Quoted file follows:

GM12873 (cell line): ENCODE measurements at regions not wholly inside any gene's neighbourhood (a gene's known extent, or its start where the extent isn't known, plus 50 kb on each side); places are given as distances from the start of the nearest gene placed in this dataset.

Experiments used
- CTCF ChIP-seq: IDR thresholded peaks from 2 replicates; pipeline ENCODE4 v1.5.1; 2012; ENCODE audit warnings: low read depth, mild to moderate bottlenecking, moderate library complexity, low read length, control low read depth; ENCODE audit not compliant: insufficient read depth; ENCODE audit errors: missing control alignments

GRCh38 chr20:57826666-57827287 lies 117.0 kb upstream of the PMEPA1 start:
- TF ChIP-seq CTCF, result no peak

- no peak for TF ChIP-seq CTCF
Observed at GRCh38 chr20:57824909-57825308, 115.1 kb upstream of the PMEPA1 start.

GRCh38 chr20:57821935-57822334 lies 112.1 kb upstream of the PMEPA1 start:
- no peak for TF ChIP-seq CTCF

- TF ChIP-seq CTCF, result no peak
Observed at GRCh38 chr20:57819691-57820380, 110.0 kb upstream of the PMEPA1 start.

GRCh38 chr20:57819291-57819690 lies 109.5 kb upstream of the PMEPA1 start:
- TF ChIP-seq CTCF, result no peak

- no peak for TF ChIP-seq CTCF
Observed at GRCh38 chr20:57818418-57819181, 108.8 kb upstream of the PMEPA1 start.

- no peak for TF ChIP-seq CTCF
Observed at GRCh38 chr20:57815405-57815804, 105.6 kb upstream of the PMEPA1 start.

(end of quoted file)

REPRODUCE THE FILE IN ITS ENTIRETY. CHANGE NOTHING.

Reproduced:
GM12873 (cell line): ENCODE measurements at regions not wholly inside any gene's neighbourhood (a gene's known extent, or its start where the extent isn't known, plus 50 kb on each side); places are given as distances from the start of the nearest gene placed in this dataset.

Experiments used
- CTCF ChIP-seq: IDR thresholded peaks from 2 replicates; pipeline ENCODE4 v1.5.1; 2012; ENCODE audit warnings: low read depth, mild to moderate bottlenecking, moderate library complexity, low read length, control low read depth; ENCODE audit not compliant: insufficient read depth; ENCODE audit errors: missing control alignments

GRCh38 chr20:57826666-57827287 lies 117.0 kb upstream of the PMEPA1 start:
- TF ChIP-seq CTCF, result no peak

- no peak for TF ChIP-seq CTCF
Observed at GRCh38 chr20:57824909-57825308, 115.1 kb upstream of the PMEPA1 start.

GRCh38 chr20:57821935-57822334 lies 112.1 kb upstream of the PMEPA1 start:
- no peak for TF ChIP-seq CTCF

- TF ChIP-seq CTCF, result no peak
Observed at GRCh38 chr20:57819691-57820380, 110.0 kb upstream of the PMEPA1 start.

GRCh38 chr20:57819291-57819690 lies 109.5 kb upstream of the PMEPA1 start:
- TF ChIP-seq CTCF, result no peak

- no peak for TF ChIP-seq CTCF
Observed at GRCh38 chr20:57818418-57819181, 108.8 kb upstream of the PMEPA1 start.

- no peak for TF ChIP-seq CTCF
Observed at GRCh38 chr20:57815405-57815804, 105.6 kb upstream of the PMEPA1 start.